Aristotle, Politics, Book 5, section 1307a (search)
cy and an aristocracy to oligarchy, or to the opposite extremes, that is, aristocracy to democracy (for the poorer people feeling they are unjustly treated pull it round to the opposite) and constitutional governments to oligarchy (for the only lasting thing is equality in accordance with desert and the possession of what is their own). And the change mentionedi.e. from aristocracy to democracy. Possibly these events occurred after the defeat of Athens at Syracuse in 413 B.C., when the Athenian party at Thurii was banished (Lysias 835 D). The events in 8 were perhaps in the fourth century. came about at Thurii, for because the property-qualification for honors was too high, the constitution was altered to a lower property-qualification and to a larger number of official posts, but because the notables illegally bought up the whole of the land (for the constitution was too oligarchical, so that they were able to g
Aristotle, Politics, Book 5, section 1310b (search)
e one set of cases and of their honorable office in the other, for example Phidon in ArgosPerhaps circa 750 B.C. and others became tyrants when they possessed royal power already, while the Ionian tyrantse.g. Thrasybulus, tyrant of Miletus, 612 B.C. and PhalarisTyrant of Agrigentum 572 B.C. arose from offices of honor, and Panaetius at Leontini and Cypselus at Corinth and PisistratusSee 1305a 23 n. at Athens and DionysiusSee 1259a 28 n. at Syracuse and others in the same manner from the position of demagogue. Therefore, as we said, royalty is ranged in correspondence with aristocracy, for it goes by merit, either by private virtue or by family or by services or by a combination of these things and ability. For in every instance this honor fell to men after they had conferred benefit or because they had the ability to confer benefit on their cities or their nations, some having prevented their enslavement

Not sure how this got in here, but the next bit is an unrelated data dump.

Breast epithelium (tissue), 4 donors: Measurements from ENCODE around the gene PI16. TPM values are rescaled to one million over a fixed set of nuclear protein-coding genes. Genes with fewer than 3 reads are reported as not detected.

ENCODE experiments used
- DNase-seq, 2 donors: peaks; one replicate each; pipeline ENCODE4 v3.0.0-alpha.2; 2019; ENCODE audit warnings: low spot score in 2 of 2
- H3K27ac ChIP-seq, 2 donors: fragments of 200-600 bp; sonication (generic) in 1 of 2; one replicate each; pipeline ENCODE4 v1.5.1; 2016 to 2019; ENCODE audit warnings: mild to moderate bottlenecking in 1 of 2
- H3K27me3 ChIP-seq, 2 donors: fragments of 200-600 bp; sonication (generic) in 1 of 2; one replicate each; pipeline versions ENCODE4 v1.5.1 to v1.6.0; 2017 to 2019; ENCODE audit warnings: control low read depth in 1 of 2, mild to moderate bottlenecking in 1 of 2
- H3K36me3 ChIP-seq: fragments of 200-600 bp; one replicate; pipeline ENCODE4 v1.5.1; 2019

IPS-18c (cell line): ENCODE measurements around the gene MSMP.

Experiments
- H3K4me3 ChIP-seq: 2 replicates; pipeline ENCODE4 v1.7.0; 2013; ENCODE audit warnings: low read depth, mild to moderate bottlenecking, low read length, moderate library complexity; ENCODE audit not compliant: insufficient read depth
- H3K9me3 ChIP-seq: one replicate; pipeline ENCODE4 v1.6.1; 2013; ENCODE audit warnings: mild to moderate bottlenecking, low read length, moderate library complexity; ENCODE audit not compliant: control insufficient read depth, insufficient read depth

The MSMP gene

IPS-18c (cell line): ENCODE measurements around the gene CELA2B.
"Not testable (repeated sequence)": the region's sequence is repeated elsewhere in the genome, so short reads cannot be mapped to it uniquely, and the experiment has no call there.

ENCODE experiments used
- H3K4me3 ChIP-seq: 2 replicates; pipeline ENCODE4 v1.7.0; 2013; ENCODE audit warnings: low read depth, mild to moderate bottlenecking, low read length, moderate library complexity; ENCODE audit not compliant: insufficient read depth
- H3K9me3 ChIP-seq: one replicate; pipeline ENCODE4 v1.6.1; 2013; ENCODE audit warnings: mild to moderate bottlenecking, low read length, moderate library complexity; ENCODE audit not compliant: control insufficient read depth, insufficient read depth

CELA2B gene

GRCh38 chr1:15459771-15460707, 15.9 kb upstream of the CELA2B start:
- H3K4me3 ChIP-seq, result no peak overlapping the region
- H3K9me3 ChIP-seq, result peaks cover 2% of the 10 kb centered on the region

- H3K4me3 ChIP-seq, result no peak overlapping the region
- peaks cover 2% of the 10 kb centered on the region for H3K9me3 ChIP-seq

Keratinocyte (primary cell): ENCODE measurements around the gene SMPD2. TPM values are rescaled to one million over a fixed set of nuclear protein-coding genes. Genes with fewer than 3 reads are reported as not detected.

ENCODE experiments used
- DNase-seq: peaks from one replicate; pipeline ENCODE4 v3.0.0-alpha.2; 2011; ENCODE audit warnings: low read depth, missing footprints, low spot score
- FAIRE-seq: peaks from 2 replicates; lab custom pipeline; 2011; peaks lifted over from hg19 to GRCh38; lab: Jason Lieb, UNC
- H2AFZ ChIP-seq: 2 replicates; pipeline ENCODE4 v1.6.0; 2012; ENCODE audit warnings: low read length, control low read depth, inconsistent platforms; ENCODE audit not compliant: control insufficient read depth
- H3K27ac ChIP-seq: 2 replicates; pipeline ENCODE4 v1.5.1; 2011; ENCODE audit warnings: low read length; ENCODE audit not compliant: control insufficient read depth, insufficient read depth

Aristotle, Politics, Book 5, section 1312a (search)
as somebody killed SardanapallusLast king of the Assyrian empire at Nineveh. when he saw him combing his hair with his women (if this story told by the narrators of legends is true—and if it did not happen with Sardanapallus, it might quite well be true of somebody else), and Dion attacked the younger DionysiusTyrant of Syracuse 367-356 and 346-343 B.C., cf. 1312a 34 ff. because he despised him, when he saw the citizens despising him and the king himself always drunk. And contempt has led some even of the friends of monarchs to attack them, for they despise them for trusting them and think they will not be found out. And contempt is in a manner the motive of those who attack monarchs thinking that they are able to seize the government; for they make the attempt with a light heart, feeling that they have the power and because of their power despising the danger, as generals commanding the armies attack their monarchs; for instance <